The presenter worked for the state of West Virginia.  When he covered the business associate due diligence (BADD) the he does on their vendors it made ours seem like a preschool pop-quiz!  He encouraged everyone there to do deeper dives on their vendors.  The things they have found make them have little trust that their vendors will take care of their access to PHI.

An example he shared was one particular vendor that said they had HIPAA covered.  During the vendor vetting process, they found out that the vendor had 230 subcontractors but only 4 of them had BAAs in place.

He has started doing things like calling the vendor’s main number and ask to speak to the Privacy or Security officer.  Hello, right there my three questions came right out of his mouth about asking them things to see if all workforce members knew the answers.

I did get a kick out of the phrases he used to refer to vendor vetting like “kicking the tires” and “are you tall enough to ride our ride”.  That is why he says every single BAA should include the right to do assessments of the vendor’s privacy and security programs.

It was nice to hear that the pushback we normally get is exactly like the pushback he gets.  “No one else makes us do this” or “It is proprietary information” are common for us.  However, he added one we hadn’t hear before:  “You have to pay me to complete the assessment since it isn’t in our scope of work”.  That one takes some……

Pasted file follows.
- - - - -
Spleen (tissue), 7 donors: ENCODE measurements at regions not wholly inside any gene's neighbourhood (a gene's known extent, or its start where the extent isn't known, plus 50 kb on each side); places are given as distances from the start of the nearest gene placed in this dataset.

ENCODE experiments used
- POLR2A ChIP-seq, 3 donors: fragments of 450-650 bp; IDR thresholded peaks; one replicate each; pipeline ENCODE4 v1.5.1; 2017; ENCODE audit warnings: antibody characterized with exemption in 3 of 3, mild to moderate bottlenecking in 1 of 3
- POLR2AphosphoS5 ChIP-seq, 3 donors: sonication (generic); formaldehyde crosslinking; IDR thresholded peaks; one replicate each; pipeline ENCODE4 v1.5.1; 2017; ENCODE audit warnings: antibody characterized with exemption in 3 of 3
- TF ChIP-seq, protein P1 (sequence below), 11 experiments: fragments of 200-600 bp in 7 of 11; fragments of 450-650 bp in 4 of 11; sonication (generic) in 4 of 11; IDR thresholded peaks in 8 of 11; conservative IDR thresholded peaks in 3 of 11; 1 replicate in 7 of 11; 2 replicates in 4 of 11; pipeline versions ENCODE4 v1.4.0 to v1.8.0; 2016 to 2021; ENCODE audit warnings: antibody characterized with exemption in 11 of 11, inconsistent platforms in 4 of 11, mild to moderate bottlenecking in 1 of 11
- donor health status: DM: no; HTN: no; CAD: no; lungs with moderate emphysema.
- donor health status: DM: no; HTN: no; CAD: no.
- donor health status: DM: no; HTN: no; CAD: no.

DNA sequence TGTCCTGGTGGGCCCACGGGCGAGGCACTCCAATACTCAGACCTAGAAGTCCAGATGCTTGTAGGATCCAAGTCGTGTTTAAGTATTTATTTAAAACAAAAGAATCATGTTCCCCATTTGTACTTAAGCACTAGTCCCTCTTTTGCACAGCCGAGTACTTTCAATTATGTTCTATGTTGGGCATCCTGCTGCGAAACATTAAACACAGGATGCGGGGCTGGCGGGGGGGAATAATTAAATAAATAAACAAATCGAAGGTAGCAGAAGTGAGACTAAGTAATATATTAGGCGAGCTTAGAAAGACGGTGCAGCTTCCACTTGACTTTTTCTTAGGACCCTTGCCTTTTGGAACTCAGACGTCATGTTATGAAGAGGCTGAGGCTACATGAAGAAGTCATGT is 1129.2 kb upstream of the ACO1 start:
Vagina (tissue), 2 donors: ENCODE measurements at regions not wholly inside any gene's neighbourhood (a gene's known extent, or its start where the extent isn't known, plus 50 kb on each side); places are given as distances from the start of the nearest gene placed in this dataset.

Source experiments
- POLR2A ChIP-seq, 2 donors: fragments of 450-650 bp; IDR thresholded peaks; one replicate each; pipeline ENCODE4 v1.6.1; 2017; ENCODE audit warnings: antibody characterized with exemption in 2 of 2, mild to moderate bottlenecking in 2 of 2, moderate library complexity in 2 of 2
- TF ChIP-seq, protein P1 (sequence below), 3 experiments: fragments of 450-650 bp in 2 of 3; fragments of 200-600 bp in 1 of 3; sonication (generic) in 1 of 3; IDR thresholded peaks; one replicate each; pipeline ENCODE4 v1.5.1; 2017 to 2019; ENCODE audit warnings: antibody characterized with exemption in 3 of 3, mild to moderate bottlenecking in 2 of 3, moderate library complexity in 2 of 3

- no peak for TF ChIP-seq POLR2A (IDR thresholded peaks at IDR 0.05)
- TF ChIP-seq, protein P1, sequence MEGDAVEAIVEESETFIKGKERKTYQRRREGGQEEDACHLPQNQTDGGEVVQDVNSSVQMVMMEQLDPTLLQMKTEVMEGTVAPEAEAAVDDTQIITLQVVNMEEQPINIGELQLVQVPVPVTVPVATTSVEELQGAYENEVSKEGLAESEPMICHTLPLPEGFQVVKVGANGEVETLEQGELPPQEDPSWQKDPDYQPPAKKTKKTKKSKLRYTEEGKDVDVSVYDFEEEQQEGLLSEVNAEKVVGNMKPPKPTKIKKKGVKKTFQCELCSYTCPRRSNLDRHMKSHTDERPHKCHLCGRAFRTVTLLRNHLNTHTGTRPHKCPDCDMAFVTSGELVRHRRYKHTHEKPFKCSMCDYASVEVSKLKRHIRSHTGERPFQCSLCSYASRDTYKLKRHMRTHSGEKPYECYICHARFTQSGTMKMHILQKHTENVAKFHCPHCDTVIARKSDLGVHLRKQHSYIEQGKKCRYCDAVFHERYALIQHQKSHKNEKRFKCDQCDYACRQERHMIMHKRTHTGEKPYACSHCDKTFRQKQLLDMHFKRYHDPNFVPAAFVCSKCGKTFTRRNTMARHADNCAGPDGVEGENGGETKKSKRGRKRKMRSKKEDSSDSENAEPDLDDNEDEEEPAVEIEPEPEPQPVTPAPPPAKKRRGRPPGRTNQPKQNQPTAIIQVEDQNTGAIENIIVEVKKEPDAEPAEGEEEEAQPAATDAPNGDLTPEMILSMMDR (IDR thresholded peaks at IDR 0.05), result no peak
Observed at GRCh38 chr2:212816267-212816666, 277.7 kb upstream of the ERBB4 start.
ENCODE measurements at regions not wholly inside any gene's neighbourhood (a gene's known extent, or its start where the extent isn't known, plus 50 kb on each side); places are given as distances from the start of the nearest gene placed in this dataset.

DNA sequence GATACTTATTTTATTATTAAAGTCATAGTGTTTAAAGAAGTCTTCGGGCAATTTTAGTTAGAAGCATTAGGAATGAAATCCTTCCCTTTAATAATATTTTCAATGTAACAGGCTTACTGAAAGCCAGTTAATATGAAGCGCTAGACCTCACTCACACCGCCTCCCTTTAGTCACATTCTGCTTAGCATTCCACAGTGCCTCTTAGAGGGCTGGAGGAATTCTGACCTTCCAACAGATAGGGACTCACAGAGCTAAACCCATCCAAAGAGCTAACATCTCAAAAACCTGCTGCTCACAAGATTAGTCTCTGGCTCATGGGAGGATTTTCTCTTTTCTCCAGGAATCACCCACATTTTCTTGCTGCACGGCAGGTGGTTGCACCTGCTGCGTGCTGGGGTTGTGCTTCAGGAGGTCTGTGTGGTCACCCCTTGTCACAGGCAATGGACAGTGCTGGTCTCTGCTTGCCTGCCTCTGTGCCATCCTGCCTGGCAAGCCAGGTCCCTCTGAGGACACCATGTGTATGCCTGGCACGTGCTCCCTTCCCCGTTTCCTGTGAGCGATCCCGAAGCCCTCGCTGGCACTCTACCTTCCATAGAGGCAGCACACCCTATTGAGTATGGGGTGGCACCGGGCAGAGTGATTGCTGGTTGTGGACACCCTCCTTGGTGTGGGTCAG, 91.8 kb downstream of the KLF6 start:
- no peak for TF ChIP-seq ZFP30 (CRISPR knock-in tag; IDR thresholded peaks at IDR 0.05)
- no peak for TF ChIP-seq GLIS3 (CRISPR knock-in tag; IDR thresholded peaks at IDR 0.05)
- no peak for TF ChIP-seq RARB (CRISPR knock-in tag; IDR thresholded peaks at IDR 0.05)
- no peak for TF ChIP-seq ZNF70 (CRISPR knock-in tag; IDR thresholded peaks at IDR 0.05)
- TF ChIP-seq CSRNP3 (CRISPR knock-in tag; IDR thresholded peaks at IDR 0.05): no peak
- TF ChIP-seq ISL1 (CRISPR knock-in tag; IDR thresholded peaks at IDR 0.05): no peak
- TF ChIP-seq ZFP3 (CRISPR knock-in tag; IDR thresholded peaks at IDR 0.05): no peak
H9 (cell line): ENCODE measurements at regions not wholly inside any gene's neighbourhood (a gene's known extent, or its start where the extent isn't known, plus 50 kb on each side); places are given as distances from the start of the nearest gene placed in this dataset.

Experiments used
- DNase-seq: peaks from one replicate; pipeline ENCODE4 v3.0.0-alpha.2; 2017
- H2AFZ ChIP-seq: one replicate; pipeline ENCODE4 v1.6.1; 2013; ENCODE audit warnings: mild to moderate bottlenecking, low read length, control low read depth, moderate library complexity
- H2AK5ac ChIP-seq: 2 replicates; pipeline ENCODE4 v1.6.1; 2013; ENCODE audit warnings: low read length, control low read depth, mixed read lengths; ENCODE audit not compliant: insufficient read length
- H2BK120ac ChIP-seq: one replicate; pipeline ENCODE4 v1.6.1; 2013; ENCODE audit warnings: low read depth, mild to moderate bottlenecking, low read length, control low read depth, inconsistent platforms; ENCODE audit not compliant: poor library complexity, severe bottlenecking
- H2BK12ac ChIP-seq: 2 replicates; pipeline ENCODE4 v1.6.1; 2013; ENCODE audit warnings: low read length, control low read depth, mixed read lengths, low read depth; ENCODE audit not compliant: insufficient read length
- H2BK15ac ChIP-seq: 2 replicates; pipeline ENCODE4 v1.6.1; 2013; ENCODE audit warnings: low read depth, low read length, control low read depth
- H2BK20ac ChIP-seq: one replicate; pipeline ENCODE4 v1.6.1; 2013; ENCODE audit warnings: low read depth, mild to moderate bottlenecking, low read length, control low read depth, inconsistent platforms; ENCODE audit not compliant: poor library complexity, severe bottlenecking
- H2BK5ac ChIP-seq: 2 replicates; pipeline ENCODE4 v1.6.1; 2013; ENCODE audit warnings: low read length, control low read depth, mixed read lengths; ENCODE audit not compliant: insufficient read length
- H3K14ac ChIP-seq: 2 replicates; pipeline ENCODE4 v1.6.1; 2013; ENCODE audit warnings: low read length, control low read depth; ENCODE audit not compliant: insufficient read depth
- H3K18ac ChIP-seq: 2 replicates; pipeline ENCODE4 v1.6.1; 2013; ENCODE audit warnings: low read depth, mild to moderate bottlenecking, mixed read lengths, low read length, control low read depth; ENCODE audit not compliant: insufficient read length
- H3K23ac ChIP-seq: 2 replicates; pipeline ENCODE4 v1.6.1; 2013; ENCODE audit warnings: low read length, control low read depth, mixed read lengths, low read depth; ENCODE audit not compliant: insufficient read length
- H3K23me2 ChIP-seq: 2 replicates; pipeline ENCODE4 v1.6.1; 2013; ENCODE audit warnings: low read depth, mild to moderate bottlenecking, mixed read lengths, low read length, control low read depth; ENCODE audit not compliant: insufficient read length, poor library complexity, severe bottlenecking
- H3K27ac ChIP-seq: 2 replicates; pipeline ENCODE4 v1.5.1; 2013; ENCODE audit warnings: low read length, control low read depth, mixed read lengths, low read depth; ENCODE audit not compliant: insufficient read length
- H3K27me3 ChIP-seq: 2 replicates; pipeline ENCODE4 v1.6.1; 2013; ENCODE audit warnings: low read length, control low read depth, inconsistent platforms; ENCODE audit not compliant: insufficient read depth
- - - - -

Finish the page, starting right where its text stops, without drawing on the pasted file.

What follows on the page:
He firmly believes that we should all vet anyone that wants to connect anything to our network.  He has a good point because anything can be the broken link.  When we just worry about systems with PHI and not others, it leaves you wide open to tons of other ways you can get attacked like IoT malware.

Finally, he mentioned what we have always included in our process.  Assess vendors annually but he also added that you should do it any time that there is a substantive upgrade to vendor services, systems, applications, etc

This is truly an example of extreme vendor vetting.  It goes well beyond what we